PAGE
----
“Art spaces like this tend to revitalize neighbourhoods and make the areas around them more colourful,” says Krohnert.

A $38,000 Ontario Trillium Grant was used to pay for rent, materials and one part-time staff member, made the Livingroom studio possible. Krohnert also relies on community donations to keep the studio afloat, a call well received by the public that has filled the studio with paint, fabric and even some musical instruments. The walls of the studio are lined with buttons, paper, pipe cleaners, the epitome of any crafter’s heaven.

Despite only being open for a couple of months, the studio has been well received by the community. According to Krohnert, studio attendance has been high with new and returning walking through the door every day.

“There’s nowhere else like it,” says Krohnert. “This is something Oshawa needs.”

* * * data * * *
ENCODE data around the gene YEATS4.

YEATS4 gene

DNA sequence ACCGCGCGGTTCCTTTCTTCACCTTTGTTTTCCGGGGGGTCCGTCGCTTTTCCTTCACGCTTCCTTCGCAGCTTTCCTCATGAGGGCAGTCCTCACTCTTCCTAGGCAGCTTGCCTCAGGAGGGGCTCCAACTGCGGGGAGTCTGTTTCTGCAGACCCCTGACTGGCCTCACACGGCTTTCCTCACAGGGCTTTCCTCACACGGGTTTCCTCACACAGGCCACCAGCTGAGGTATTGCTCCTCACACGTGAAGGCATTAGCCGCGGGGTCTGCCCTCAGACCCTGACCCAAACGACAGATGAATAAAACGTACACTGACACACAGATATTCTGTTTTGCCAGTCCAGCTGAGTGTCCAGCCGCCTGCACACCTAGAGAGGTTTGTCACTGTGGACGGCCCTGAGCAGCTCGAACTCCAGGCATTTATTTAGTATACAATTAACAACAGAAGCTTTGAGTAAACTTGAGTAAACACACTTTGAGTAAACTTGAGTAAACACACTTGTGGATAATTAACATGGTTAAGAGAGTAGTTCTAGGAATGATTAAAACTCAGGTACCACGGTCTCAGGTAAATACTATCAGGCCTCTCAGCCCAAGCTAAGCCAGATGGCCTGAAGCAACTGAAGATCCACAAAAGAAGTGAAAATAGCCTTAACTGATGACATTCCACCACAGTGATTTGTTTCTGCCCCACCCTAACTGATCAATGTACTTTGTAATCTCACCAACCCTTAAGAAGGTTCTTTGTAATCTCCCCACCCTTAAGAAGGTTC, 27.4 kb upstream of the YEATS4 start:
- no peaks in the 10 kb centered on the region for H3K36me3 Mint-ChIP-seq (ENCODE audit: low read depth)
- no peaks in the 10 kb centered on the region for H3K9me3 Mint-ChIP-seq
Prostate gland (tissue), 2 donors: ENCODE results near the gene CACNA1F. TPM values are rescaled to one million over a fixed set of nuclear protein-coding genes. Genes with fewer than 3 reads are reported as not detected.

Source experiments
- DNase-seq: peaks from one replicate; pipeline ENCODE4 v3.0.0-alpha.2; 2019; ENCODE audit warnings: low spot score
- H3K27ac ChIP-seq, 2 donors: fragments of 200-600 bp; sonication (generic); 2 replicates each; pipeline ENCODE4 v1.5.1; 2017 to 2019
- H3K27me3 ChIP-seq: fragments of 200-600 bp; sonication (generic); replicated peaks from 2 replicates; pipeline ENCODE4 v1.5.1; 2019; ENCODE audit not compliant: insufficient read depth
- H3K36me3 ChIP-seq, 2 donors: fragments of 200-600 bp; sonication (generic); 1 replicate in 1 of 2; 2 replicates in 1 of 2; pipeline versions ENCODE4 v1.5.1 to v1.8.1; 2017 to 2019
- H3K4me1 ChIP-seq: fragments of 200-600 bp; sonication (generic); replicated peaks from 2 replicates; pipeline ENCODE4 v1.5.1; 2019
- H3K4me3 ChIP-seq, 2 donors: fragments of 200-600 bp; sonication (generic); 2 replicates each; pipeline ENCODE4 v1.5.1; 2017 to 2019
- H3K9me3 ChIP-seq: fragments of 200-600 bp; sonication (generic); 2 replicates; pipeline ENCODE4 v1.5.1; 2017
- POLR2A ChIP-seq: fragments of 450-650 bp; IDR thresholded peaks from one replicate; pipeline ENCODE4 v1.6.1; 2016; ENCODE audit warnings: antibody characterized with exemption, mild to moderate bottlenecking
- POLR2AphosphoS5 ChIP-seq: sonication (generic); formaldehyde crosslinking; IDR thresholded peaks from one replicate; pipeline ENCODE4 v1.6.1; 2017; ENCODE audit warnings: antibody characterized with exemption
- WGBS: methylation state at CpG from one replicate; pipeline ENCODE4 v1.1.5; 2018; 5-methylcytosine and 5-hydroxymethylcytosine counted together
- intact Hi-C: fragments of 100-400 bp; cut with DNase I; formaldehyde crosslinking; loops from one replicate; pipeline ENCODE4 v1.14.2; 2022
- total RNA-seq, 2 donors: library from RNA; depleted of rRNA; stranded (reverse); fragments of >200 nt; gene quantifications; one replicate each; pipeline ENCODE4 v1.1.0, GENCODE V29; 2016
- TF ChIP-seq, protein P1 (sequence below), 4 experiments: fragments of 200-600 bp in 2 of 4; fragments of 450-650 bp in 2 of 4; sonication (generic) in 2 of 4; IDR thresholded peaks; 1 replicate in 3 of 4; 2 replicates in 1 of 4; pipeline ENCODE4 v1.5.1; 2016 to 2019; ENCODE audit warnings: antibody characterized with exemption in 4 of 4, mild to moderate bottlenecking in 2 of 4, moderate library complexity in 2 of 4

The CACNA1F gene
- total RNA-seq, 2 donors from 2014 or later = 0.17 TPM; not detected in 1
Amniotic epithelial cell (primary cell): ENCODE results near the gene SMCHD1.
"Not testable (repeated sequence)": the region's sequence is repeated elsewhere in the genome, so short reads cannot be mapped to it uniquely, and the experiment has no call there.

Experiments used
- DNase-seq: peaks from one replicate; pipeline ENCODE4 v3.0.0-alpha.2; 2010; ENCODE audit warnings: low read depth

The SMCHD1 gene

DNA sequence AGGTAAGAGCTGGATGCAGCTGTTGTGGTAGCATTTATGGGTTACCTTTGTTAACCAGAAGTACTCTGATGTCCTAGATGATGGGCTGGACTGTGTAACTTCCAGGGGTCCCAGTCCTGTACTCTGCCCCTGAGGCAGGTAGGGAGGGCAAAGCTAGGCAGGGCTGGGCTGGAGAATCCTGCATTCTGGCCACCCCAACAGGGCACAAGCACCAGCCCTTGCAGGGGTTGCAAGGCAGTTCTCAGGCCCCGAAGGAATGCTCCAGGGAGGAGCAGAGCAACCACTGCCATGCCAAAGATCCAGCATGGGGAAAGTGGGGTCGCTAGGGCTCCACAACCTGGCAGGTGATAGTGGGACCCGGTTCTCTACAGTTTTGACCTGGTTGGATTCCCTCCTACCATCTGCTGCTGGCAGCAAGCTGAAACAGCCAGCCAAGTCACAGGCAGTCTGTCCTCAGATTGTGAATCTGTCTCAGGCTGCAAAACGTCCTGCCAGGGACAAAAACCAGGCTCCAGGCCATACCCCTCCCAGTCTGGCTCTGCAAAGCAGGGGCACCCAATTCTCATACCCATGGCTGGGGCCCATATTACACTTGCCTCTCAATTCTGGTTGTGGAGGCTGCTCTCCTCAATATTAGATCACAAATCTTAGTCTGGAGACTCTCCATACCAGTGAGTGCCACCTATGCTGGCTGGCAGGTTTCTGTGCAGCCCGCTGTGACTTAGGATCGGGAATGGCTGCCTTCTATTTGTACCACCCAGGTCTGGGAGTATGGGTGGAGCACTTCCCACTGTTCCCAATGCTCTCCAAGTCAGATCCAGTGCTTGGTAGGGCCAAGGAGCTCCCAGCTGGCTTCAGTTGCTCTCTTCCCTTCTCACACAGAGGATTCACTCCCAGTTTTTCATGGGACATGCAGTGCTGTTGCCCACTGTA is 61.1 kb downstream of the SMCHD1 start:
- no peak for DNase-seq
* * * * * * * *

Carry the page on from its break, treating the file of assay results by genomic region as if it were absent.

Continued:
Together the creative class is helping to evolve Oshawa to create a more viable, economically strong city – one art hive at a time.


Image- Postscript, Pete Smith, 2015.

Hot Topics: One Weekend in June

Hot Topics come from the desk of Jacquie Severs, the RMG’s Manager, Communications & Social Media

Oshawa’s Downtown revitalization project is an ongoing venture, one that has some starts and stops (as do most worthwhile projects) but it is exciting to watch. In the past three years I’ve worked at the RMG, I’ve seen dramatic change. In this post, I thought I’d share a to-do list for events this coming weekend in the downtown area, all free to attend, all artsy, and all incredible opportunities to participate in the transition of this community.


Core21 Oshawa

Core21 Oshawa

Friday evening from 5:30-7pm, drop into CORE21. This new co-working space is the result of many years of discussions around arts incubators and collaborative work spaces, with participation from many community stakeholders and the City of Oshawa economic developers. After an extensive renovation to the former Honest Way department store, CORE21 is opening its doors for guided tours to the facility on Friday. While there you can enter to win a 25 Hour, One Month Co-working Membership.

Check out the facebook event for CORE21.